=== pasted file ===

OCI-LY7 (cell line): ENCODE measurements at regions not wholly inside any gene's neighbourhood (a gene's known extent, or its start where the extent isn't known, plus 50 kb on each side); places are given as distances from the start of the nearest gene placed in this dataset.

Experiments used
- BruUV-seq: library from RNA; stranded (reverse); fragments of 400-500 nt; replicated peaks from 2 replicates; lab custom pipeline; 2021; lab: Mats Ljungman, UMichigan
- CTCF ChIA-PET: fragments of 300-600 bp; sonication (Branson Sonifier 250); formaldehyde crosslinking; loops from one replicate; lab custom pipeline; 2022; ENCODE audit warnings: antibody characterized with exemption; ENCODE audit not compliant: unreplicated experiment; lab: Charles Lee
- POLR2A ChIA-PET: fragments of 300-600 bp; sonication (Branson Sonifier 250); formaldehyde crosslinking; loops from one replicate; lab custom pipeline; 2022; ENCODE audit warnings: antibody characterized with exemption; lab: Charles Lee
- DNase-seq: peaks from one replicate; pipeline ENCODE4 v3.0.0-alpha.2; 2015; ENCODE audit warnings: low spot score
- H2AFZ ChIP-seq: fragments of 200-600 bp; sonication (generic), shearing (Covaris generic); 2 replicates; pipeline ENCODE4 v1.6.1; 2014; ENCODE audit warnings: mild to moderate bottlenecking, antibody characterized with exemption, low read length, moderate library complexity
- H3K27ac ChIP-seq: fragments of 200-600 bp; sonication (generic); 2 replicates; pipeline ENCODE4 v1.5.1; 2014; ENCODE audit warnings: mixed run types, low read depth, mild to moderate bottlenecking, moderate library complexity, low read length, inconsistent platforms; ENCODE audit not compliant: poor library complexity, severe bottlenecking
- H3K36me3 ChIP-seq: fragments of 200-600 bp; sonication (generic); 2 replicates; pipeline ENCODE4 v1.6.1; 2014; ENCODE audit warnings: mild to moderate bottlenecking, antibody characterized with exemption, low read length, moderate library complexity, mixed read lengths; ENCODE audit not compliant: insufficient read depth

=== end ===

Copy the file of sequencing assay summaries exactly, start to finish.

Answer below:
OCI-LY7 (cell line): ENCODE measurements at regions not wholly inside any gene's neighbourhood (a gene's known extent, or its start where the extent isn't known, plus 50 kb on each side); places are given as distances from the start of the nearest gene placed in this dataset.

Experiments used
- BruUV-seq: library from RNA; stranded (reverse); fragments of 400-500 nt; replicated peaks from 2 replicates; lab custom pipeline; 2021; lab: Mats Ljungman, UMichigan
- CTCF ChIA-PET: fragments of 300-600 bp; sonication (Branson Sonifier 250); formaldehyde crosslinking; loops from one replicate; lab custom pipeline; 2022; ENCODE audit warnings: antibody characterized with exemption; ENCODE audit not compliant: unreplicated experiment; lab: Charles Lee
- POLR2A ChIA-PET: fragments of 300-600 bp; sonication (Branson Sonifier 250); formaldehyde crosslinking; loops from one replicate; lab custom pipeline; 2022; ENCODE audit warnings: antibody characterized with exemption; lab: Charles Lee
- DNase-seq: peaks from one replicate; pipeline ENCODE4 v3.0.0-alpha.2; 2015; ENCODE audit warnings: low spot score
- H2AFZ ChIP-seq: fragments of 200-600 bp; sonication (generic), shearing (Covaris generic); 2 replicates; pipeline ENCODE4 v1.6.1; 2014; ENCODE audit warnings: mild to moderate bottlenecking, antibody characterized with exemption, low read length, moderate library complexity
- H3K27ac ChIP-seq: fragments of 200-600 bp; sonication (generic); 2 replicates; pipeline ENCODE4 v1.5.1; 2014; ENCODE audit warnings: mixed run types, low read depth, mild to moderate bottlenecking, moderate library complexity, low read length, inconsistent platforms; ENCODE audit not compliant: poor library complexity, severe bottlenecking
- H3K36me3 ChIP-seq: fragments of 200-600 bp; sonication (generic); 2 replicates; pipeline ENCODE4 v1.6.1; 2014; ENCODE audit warnings: mild to moderate bottlenecking, antibody characterized with exemption, low read length, moderate library complexity, mixed read lengths; ENCODE audit not compliant: insufficient read depth